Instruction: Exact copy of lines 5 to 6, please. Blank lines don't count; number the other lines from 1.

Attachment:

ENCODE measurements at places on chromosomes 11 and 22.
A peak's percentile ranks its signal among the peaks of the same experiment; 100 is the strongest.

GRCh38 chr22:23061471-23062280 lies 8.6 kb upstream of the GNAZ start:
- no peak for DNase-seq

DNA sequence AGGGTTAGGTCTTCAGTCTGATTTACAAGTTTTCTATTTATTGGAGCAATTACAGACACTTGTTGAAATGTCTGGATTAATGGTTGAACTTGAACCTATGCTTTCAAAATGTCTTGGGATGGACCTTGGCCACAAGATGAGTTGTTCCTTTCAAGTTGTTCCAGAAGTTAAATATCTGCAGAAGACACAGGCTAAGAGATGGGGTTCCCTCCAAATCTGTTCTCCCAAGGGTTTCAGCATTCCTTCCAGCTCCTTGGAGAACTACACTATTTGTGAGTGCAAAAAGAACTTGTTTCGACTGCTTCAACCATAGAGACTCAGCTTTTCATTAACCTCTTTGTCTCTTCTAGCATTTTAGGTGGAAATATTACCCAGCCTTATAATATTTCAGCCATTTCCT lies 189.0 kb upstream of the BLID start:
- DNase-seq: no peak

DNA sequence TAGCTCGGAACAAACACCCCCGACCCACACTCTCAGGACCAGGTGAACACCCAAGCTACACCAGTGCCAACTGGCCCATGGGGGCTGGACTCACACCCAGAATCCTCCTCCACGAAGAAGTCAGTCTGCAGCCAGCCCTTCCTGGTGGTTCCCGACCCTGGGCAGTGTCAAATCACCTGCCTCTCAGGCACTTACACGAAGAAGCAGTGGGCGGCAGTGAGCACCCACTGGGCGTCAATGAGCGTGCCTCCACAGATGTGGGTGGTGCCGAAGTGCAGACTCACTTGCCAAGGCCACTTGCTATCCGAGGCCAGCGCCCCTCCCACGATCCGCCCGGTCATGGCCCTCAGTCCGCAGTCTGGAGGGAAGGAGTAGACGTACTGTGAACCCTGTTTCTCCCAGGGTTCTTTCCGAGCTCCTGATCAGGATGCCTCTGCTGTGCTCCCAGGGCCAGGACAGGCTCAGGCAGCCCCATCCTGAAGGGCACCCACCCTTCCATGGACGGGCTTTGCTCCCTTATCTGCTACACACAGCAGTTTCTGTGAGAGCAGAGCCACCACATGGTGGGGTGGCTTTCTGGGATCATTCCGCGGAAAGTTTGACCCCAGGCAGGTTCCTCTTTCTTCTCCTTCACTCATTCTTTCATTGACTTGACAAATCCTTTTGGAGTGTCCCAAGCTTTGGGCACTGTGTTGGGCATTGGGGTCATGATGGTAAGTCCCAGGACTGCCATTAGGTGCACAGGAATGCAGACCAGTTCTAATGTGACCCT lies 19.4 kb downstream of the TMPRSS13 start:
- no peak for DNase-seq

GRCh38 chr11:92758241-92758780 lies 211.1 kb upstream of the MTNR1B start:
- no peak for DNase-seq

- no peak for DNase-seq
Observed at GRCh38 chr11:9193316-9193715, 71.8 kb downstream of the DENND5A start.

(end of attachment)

DNA sequence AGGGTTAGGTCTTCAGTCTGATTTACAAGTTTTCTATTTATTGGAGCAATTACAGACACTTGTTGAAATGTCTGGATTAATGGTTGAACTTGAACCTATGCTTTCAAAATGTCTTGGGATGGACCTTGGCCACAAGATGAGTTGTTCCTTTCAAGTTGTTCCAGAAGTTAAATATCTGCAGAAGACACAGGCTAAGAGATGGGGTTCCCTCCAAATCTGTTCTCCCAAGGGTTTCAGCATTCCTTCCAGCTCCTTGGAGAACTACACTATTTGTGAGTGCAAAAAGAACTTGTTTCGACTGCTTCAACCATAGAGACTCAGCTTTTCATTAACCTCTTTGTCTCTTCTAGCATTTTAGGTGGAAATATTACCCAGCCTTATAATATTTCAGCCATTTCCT lies 189.0 kb upstream of the BLID start:
- DNase-seq: no peak